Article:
Cadet Chapel Public Relations director
Today marks 50 years to the day since construction on the Cadet Chapel began. It was on this day in 1959 that its world-renown design would go on to impact millions of future guests who’d visit the spectacular house of worship.
To celebrate, the chapel staff invites the public to attend the Golden Anniversary of the groundbreaking at 2 p.m. today. A concert featuring U.S. Air Force Academy Band Stellar Brass, Organ and Cadet Chorale is planned. The concert is expected to last approximately 40 minutes.
Historical storyboards will be displayed throughout the chapel showcasing rarely-seen construction photos as well as background information on the design and building of the structure. A video presentation of the 1963 dedication service will also be shown immediately following the concert. All levels of the chapel will be open to the public and chapel guides will be available to answer questions.
The principal designer-architect of the Cadet Chapel was Walter A. Netsch Jr.
Born in Chicago in 1920, Mr. Netsch studied architecture at the Massachusetts Institute of Technology. Upon receiving his degree in 1943, he enlisted in the U.S. Army Corps of Engineers. He began his career as an architect working for L. Morgan Yost. In 1947, he joined Skidmore, Owings and Merrill, when the firm was designing Oak Ridge, Tennessee, an Atomic Energy Commission town. It took Mr. Netsch, who was just 34 years old, five years to design the Cadet Chapel.
Robert E. McKee, General Contractor Inc. of Santa Fe, N.M. built the chapel from 1959-1963 for $3.5 million.
Mr. McKee was born June 15, 1889, in Chicago, Ill. His family moved to St. Louis, Mo. when he was a very small child. After the accidental death of his father when he was 10, he began his career of work and helping others. He received his education at the Manual Training School of Washington University. He left St. Louis as a young man to live on his Uncle “Bud” Cleve’s ranch located in Elk, New Mexico. After a short stay at the ranch, with a few dollars in his pocket, he moved to El Paso, Texas to begin an illustrious career in the engineering and construction field. He formed his own general contracting company in 1913 with a contract in the low four figure range. At the time of his death, his efforts in construction had expanded into one of the nation’s largest and most stable operations. During his lifetime career in the construction business, the Robert E. McKee company built some of the finest hospitals, hotels, libraries, educational buildings, industrial facilities and governmental offices in the United States.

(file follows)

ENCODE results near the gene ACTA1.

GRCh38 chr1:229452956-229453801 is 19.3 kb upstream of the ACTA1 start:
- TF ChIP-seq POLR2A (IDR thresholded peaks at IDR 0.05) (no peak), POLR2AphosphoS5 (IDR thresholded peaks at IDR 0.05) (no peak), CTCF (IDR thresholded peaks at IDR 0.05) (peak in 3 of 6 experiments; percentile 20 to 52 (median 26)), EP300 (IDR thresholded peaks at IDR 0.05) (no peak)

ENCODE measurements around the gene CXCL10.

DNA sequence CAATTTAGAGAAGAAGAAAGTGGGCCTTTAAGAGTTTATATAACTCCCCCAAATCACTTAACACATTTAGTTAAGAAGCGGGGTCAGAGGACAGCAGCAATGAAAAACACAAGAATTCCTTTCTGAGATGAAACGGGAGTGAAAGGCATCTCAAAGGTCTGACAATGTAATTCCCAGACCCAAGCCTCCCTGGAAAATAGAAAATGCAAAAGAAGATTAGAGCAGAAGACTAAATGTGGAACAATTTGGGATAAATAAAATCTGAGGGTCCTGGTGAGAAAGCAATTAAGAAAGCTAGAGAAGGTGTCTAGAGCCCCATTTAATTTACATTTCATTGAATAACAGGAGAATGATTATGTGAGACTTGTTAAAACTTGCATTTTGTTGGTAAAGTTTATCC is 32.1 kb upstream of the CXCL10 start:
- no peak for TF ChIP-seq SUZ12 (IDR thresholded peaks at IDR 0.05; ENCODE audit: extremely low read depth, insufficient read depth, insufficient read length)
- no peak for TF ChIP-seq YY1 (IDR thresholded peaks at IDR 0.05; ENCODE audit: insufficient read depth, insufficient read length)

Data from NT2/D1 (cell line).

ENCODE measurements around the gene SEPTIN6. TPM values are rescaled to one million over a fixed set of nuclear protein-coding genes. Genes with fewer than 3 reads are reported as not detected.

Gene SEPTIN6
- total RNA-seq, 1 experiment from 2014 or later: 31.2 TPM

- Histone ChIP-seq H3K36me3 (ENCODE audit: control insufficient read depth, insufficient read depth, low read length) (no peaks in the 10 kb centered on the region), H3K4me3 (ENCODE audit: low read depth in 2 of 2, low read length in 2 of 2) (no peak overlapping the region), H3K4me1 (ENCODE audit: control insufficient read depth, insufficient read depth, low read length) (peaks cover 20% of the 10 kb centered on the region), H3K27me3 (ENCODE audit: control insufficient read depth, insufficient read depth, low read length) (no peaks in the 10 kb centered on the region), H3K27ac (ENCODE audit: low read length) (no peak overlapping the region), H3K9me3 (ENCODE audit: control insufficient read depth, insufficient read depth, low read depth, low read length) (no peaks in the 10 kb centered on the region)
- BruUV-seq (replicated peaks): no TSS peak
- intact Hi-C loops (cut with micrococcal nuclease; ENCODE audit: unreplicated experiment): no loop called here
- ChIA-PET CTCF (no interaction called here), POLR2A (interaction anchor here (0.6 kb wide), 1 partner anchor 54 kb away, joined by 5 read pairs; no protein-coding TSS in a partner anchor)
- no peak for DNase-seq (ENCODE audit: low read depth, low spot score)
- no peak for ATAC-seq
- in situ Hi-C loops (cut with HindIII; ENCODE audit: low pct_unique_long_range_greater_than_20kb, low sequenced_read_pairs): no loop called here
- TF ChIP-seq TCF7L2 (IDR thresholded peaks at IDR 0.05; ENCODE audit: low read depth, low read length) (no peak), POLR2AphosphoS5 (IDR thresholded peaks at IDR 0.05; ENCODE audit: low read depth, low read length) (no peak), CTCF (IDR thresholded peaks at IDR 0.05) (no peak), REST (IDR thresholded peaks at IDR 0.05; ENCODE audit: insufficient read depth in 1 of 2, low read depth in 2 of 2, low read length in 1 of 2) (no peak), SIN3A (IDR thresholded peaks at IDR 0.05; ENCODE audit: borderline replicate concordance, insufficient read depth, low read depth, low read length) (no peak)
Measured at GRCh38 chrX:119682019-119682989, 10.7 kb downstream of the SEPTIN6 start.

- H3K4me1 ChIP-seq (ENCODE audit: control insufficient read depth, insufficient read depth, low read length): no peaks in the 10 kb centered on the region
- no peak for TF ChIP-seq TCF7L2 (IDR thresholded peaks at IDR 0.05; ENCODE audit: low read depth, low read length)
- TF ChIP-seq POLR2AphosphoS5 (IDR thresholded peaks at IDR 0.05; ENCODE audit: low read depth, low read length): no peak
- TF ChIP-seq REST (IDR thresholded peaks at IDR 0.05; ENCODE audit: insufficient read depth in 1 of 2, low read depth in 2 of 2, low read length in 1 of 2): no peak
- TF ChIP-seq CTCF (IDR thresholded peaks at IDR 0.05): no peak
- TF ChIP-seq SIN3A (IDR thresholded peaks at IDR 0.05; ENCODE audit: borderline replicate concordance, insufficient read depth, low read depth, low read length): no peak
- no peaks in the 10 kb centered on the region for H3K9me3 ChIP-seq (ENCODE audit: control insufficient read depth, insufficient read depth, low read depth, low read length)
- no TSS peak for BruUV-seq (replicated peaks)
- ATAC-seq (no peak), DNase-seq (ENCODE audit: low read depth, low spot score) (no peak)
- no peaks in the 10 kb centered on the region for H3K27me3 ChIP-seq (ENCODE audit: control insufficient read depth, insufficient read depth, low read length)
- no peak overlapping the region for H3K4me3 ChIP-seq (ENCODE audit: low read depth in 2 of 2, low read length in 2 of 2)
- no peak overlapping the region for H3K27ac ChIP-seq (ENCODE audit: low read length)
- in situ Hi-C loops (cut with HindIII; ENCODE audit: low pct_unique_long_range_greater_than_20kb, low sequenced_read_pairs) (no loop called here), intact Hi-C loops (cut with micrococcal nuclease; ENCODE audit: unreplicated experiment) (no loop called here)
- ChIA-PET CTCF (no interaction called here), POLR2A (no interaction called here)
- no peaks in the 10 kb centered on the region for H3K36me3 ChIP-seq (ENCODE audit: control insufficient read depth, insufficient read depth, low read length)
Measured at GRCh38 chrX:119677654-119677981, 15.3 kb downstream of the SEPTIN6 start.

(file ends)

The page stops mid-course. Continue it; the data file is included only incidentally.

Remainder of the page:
Other major accomplishments included large military installations in the Panama Canal Zone and in the Territory of Hawaii as well as many large military posts in the United States.
The employees of Robert E. McKee General Contractor were presented the Army-Navy “E” Award for high achievement on the Atomic Bomb Project at Los Alamos, N.M. In 1959 he was the major contractor for the new Los Angeles International Airport. While building a variety of major projects in 35 of the 50 states, he kept his headquarters and home in El Paso, with branch offices in Dallas, Santa Fe, Los Angeles, Honolulu, and the Panama Canal Zone.
At completion, the aluminum, glass and steel structure soared 150 feet toward the Colorado sky. The chapel remains a house of worship for all faiths designed to accommodate the spiritual needs of cadets. Visually the most compelling structure on the Academy’s grounds (as well as Colorado’s top man-made tourist attraction) the chapel’s 17 silvery spires can be seen from miles away.